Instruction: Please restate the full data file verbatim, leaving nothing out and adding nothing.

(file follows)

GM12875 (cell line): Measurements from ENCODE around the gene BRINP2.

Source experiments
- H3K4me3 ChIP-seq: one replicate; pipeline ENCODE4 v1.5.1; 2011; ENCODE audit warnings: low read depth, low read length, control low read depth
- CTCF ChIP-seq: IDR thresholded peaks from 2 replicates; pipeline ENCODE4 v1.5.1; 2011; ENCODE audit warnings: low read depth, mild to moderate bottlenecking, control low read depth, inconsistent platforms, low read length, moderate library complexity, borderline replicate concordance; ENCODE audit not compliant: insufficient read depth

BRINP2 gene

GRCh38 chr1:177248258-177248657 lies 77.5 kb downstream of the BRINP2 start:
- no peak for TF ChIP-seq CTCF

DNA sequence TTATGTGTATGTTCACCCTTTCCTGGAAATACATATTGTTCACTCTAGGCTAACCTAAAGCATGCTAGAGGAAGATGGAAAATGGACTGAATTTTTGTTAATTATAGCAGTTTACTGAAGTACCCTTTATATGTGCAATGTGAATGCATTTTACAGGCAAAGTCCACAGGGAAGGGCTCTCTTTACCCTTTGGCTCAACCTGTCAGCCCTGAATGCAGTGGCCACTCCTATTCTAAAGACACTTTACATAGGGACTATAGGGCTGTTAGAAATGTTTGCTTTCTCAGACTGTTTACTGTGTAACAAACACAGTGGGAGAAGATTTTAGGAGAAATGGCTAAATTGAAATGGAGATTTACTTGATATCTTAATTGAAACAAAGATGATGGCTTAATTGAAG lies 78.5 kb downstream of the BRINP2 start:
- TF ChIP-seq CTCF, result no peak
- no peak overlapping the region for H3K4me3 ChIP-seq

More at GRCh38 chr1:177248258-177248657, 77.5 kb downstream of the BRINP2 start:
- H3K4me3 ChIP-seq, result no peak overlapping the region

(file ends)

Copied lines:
GM12875 (cell line): Measurements from ENCODE around the gene BRINP2.

Source experiments
- H3K4me3 ChIP-seq: one replicate; pipeline ENCODE4 v1.5.1; 2011; ENCODE audit warnings: low read depth, low read length, control low read depth
- CTCF ChIP-seq: IDR thresholded peaks from 2 replicates; pipeline ENCODE4 v1.5.1; 2011; ENCODE audit warnings: low read depth, mild to moderate bottlenecking, control low read depth, inconsistent platforms, low read length, moderate library complexity, borderline replicate concordance; ENCODE audit not compliant: insufficient read depth

BRINP2 gene

GRCh38 chr1:177248258-177248657 lies 77.5 kb downstream of the BRINP2 start:
- no peak for TF ChIP-seq CTCF

DNA sequence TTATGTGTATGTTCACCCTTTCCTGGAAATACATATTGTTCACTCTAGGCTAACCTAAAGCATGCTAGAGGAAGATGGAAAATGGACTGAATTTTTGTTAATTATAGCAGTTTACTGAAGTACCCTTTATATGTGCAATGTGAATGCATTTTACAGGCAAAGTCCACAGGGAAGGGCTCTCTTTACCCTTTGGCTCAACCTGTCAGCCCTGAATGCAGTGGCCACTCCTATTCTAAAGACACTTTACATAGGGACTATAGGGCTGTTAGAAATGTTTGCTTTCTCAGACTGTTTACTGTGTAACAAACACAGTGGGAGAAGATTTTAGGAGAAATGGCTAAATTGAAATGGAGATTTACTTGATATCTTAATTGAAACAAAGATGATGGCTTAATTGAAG lies 78.5 kb downstream of the BRINP2 start:
- TF ChIP-seq CTCF, result no peak
- no peak overlapping the region for H3K4me3 ChIP-seq

More at GRCh38 chr1:177248258-177248657, 77.5 kb downstream of the BRINP2 start:
- H3K4me3 ChIP-seq, result no peak overlapping the region